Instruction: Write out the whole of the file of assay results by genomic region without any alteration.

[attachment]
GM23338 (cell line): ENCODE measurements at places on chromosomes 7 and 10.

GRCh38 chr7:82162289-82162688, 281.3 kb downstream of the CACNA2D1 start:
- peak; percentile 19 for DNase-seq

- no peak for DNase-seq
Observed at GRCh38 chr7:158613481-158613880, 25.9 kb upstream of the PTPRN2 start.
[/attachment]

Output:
GM23338 (cell line): ENCODE measurements at places on chromosomes 7 and 10.

GRCh38 chr7:82162289-82162688, 281.3 kb downstream of the CACNA2D1 start:
- peak; percentile 19 for DNase-seq

- no peak for DNase-seq
Observed at GRCh38 chr7:158613481-158613880, 25.9 kb upstream of the PTPRN2 start.